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'Hoping for no frost': Cold snap moves Central Georgia farmers to cover crops

Fruit and frost don't mix well, so the people at Dickey Farms are prepping for what might be a cold night

MUSELLA, Ga. — Spring is one of the most fragile times for blueberries, strawberries and peaches. Frost is the enemy, and as Lee Dickey will tell you, anything under 32 degrees is cause for concern.

"I'll probably lose a little sleep. I'll be up early seeing how the frost is looking," said Dickey.

He's a fifth generation peach farmer and he's got over 1,000 trees to oversee. Wind doesn't bother anything too much, but flirting with freezing... well that's a different story.

"When you're looking at freezing temperatures; you're looking at duration, how long it's called for, and right now I don't think they're calling for it to keep down for a long period of time. I'm hoping the peaches will be safe," he said.

Peaches are what Dickey Farms is known for, but strawberry season is also a treat. Dickey's crews began picking the fruit this week and they are for sale in the market.

Trotting around in the field is a big draw for people.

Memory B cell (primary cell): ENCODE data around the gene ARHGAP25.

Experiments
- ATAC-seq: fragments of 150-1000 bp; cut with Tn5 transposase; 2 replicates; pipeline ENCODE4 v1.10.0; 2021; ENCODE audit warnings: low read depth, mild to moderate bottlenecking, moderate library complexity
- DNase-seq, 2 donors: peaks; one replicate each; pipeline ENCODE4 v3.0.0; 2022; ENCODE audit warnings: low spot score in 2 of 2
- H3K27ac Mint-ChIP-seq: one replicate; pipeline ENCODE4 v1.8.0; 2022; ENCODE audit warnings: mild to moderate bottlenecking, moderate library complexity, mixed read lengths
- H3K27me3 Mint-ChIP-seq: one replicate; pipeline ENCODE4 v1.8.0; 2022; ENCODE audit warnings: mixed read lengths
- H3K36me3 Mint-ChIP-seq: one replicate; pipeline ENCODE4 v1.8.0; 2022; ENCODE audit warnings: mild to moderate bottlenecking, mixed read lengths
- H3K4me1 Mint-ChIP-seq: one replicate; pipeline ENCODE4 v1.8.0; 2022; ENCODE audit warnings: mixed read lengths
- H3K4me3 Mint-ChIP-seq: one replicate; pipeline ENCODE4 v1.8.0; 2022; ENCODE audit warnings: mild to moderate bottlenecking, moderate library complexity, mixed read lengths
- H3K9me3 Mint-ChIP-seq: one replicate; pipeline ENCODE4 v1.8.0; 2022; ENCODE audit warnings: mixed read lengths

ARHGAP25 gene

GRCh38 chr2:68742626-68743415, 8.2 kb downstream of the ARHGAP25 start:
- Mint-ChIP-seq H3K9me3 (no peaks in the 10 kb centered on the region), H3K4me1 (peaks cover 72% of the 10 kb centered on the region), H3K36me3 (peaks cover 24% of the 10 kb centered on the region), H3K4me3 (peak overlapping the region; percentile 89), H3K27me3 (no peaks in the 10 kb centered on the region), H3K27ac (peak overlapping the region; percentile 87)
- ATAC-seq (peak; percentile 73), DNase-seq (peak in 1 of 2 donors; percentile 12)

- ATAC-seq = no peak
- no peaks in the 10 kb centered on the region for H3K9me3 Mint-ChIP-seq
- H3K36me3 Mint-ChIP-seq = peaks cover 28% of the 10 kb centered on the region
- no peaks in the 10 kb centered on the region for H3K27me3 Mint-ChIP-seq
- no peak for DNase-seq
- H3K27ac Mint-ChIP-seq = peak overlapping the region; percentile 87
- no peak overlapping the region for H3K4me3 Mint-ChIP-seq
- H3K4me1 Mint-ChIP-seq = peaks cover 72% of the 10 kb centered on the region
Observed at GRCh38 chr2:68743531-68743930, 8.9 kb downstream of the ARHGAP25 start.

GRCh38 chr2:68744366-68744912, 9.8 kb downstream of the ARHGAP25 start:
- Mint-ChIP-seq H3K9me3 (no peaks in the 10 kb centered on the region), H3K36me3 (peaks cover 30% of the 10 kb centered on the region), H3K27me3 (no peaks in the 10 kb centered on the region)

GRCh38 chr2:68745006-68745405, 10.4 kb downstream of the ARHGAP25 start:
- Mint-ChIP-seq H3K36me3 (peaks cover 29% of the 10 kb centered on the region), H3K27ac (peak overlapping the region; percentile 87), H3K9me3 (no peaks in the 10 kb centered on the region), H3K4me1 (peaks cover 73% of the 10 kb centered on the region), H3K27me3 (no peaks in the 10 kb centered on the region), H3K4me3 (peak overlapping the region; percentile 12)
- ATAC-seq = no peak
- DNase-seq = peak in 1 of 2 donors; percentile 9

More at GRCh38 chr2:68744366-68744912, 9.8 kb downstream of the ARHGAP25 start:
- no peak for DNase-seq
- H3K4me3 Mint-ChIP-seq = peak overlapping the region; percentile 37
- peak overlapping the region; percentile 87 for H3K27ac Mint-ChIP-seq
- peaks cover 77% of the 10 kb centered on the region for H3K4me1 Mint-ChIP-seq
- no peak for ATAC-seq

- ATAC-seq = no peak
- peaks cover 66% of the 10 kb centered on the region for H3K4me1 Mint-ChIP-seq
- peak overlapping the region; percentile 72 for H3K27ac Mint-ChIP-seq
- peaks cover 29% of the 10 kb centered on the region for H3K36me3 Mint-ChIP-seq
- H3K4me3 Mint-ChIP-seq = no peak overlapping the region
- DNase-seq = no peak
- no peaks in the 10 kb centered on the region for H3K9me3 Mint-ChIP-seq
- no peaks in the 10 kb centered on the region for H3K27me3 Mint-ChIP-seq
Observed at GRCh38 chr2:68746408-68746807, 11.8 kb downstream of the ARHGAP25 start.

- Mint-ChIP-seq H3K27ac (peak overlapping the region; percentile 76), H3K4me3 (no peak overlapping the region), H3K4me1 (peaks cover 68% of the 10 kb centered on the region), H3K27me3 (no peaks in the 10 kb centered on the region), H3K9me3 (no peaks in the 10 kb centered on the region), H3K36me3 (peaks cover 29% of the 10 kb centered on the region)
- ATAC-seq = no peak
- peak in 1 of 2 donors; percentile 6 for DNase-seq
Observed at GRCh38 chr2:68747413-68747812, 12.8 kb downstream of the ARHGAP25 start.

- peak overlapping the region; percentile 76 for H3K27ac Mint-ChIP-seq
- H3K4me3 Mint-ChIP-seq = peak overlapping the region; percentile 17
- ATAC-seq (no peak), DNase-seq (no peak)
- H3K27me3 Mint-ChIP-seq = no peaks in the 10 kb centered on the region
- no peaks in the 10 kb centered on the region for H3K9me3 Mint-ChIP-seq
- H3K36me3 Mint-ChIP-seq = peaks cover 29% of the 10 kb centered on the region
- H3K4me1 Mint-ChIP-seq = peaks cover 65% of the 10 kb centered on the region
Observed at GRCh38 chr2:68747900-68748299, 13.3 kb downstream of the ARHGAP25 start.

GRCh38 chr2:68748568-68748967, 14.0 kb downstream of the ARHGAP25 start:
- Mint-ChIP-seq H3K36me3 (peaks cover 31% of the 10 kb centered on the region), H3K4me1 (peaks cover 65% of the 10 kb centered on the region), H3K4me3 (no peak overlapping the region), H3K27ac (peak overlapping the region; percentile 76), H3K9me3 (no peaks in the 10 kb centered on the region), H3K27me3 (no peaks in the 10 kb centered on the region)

"People love coming out and picking, it's a big part of our spring season," said Dickey.

He has 5,000 plants, and old man winter blowing in April can cause a lot of damage to a berry's bright red skin.

Unlike the peach crop, there is a way to protect the berries.

"We've got protective blankets, what they call frost blankets. It gives you three of four degree temperature protection, and it helps with frost as well," he said.

Dickey says he knows that the weather isn't in his control, and if the freeze gets some of the peaches, there are plenty that haven't formed fruit yet.

Still, he'd like a forecast that doesn't include temperatures in the 30s.

"We're just hoping for no frost or very little frost," he said.

He says they've already had a lot of calls from folks wanting to pick these strawberries. He feels confident they'll be able to pull the blankets off and possibly open up this weekend.

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